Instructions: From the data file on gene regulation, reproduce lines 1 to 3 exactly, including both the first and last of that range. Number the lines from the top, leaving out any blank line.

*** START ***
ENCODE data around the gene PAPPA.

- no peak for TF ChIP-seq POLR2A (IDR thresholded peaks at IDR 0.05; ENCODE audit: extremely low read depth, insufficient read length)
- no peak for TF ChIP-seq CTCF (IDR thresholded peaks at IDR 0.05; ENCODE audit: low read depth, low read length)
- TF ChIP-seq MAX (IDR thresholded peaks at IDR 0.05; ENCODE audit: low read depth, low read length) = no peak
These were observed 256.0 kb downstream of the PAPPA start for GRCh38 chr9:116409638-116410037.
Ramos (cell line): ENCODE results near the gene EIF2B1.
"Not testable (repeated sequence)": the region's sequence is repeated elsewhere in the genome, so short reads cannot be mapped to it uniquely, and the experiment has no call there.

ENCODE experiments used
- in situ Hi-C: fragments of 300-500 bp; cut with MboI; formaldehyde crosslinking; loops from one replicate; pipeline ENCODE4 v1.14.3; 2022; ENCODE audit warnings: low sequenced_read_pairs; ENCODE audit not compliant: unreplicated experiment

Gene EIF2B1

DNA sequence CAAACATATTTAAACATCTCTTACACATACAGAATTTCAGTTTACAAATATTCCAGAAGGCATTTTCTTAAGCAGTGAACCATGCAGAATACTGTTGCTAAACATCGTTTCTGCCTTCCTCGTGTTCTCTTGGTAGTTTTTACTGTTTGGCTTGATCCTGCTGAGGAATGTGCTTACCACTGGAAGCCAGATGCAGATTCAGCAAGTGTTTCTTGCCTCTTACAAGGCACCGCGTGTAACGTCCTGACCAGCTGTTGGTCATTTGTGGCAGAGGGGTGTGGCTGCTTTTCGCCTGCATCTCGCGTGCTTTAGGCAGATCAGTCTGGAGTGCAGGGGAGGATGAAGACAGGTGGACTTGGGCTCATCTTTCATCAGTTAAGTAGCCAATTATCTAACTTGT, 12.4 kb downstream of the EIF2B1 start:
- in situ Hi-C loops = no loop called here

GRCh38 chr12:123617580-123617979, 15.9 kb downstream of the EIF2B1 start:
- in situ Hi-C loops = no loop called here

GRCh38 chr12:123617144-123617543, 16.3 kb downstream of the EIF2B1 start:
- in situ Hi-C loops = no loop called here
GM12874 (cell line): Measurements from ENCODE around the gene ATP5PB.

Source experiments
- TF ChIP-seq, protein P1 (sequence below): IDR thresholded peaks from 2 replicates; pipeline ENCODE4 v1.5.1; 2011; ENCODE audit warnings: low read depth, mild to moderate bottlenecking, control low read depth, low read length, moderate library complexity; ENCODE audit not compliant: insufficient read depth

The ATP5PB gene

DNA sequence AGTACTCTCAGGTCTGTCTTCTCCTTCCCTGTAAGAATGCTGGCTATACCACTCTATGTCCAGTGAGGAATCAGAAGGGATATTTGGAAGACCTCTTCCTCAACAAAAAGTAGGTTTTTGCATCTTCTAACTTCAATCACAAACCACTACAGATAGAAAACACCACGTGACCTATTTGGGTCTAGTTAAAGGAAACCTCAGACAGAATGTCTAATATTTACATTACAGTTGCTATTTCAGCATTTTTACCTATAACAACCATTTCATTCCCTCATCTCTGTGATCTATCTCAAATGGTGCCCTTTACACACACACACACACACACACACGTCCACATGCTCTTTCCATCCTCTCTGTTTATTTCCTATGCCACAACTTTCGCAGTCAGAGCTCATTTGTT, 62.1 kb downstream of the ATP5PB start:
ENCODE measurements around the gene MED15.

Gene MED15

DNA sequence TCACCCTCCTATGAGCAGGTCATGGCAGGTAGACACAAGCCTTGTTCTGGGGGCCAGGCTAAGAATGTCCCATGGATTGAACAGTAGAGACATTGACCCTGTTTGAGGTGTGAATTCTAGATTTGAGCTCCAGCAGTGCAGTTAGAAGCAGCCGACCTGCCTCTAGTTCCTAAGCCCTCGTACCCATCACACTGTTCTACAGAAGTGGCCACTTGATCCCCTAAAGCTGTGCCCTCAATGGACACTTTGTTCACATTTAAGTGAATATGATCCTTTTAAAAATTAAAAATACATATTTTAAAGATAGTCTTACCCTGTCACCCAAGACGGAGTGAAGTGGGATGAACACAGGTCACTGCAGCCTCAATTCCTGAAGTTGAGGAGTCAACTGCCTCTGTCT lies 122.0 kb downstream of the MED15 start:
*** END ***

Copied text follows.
ENCODE data around the gene PAPPA.

- no peak for TF ChIP-seq POLR2A (IDR thresholded peaks at IDR 0.05; ENCODE audit: extremely low read depth, insufficient read length)
- no peak for TF ChIP-seq CTCF (IDR thresholded peaks at IDR 0.05; ENCODE audit: low read depth, low read length)